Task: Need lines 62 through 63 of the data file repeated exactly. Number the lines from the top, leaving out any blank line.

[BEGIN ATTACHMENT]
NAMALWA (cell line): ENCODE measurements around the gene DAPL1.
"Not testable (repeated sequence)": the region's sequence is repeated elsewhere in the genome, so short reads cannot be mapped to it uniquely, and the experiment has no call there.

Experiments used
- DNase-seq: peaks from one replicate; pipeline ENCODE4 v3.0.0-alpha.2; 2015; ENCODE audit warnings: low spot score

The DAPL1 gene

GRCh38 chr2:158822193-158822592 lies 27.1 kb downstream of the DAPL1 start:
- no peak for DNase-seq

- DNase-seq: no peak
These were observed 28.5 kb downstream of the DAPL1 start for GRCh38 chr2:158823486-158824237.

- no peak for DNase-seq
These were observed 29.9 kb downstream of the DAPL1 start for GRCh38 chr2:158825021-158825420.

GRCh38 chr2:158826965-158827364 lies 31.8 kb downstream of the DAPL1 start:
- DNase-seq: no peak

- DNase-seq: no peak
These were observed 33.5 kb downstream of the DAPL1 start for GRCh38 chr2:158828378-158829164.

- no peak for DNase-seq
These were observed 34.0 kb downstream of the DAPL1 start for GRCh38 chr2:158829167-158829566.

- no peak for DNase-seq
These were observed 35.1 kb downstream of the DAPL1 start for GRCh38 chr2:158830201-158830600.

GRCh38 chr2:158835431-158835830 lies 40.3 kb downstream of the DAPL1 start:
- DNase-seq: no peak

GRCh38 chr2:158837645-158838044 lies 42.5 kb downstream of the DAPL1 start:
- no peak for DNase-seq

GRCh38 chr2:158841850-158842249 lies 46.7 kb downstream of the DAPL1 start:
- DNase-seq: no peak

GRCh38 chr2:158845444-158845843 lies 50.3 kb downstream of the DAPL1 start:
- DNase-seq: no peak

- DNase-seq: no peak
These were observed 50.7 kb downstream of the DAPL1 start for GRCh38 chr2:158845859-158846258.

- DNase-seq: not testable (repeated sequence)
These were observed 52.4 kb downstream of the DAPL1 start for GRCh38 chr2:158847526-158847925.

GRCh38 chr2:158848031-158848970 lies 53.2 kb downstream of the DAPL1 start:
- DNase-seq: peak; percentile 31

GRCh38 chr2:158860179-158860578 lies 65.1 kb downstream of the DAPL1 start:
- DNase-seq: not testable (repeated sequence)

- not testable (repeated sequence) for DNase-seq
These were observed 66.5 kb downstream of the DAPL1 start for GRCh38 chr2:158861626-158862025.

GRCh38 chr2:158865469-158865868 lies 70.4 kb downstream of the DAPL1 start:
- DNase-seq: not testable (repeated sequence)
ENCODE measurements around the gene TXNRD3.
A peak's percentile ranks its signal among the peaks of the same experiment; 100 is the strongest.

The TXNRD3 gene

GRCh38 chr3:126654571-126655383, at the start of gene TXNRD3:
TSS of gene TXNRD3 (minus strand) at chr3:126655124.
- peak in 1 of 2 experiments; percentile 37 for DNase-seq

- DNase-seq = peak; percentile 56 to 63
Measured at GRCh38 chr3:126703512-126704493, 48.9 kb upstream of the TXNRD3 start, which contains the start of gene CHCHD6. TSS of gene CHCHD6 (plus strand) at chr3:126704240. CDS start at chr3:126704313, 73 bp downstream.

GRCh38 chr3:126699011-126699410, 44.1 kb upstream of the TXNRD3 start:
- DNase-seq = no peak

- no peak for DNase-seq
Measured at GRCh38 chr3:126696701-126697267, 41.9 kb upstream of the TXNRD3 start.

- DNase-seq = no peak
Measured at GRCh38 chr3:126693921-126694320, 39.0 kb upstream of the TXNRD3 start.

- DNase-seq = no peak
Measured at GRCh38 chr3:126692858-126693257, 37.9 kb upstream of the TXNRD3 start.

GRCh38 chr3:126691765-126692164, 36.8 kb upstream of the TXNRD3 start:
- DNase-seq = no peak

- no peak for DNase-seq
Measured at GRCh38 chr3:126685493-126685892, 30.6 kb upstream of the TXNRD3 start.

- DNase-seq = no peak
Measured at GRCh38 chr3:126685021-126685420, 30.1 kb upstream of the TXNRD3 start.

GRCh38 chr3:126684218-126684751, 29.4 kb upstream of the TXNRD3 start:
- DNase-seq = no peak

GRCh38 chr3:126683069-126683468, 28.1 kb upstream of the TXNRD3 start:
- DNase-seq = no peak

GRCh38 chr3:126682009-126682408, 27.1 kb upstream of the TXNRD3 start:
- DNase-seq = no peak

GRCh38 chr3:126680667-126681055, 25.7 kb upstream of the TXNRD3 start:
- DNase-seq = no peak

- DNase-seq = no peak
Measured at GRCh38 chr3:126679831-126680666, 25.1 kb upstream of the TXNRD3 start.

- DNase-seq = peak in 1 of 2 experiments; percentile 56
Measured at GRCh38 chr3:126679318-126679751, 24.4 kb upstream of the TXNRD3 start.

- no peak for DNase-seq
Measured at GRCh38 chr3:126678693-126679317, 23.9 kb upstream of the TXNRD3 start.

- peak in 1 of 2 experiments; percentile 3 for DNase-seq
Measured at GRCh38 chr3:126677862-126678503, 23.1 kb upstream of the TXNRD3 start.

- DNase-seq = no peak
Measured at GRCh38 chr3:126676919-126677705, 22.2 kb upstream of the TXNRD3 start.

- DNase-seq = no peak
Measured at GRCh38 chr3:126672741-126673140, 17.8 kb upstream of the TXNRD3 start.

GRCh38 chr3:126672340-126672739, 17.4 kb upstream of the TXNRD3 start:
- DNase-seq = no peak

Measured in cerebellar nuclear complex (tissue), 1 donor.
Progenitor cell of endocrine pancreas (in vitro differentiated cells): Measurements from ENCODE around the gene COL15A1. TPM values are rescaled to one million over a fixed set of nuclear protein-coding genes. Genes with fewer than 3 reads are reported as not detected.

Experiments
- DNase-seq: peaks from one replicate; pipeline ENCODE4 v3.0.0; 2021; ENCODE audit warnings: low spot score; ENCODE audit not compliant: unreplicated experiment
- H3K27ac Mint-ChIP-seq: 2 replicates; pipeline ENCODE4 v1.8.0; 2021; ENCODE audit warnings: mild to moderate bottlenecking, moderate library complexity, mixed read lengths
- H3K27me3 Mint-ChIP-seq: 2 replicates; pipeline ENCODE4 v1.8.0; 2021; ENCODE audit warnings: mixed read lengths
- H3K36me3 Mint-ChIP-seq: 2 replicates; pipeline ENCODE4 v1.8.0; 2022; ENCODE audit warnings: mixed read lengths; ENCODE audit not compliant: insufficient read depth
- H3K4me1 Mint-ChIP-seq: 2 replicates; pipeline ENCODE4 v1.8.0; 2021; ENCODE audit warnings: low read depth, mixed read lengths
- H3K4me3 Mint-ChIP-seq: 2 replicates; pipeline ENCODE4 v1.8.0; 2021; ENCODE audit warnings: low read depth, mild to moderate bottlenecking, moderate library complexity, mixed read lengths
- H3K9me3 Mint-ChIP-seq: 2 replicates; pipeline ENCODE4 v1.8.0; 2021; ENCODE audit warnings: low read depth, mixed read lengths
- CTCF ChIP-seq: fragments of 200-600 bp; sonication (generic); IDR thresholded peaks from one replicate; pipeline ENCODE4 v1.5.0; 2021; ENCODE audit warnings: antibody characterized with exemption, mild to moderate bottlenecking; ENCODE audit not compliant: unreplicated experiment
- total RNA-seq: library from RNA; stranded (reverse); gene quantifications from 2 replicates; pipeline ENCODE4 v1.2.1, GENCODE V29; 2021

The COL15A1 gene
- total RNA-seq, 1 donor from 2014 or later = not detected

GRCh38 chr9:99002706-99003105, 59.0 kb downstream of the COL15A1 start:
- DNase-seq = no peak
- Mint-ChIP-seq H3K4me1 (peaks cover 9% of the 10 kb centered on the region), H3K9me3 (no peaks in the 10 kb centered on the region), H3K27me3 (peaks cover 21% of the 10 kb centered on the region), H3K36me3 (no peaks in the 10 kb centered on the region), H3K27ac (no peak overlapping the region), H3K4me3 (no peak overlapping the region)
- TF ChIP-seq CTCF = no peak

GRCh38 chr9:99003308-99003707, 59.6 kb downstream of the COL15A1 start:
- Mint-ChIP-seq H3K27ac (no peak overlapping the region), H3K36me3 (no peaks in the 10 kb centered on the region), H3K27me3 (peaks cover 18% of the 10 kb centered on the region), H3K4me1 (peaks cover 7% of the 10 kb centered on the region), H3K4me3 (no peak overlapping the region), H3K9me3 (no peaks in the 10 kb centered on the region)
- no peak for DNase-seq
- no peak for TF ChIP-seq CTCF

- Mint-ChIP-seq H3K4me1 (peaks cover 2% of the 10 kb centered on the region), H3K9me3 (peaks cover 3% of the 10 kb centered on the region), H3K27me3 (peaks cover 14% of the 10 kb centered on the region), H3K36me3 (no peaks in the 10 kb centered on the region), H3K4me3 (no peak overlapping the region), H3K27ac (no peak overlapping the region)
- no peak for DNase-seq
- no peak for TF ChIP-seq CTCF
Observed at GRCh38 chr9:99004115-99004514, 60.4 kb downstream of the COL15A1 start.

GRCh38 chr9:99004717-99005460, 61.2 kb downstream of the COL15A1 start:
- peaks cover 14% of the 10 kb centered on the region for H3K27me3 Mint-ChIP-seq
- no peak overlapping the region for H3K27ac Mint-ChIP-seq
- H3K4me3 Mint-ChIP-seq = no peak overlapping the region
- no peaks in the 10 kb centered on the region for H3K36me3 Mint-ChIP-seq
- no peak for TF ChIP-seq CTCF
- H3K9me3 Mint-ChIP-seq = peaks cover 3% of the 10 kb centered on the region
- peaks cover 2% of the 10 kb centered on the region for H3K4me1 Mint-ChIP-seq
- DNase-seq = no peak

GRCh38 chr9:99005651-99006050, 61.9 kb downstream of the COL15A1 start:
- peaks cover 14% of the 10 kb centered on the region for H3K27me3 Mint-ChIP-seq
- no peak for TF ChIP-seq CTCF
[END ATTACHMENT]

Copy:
GRCh38 chr3:126684218-126684751, 29.4 kb upstream of the TXNRD3 start:
- DNase-seq = no peak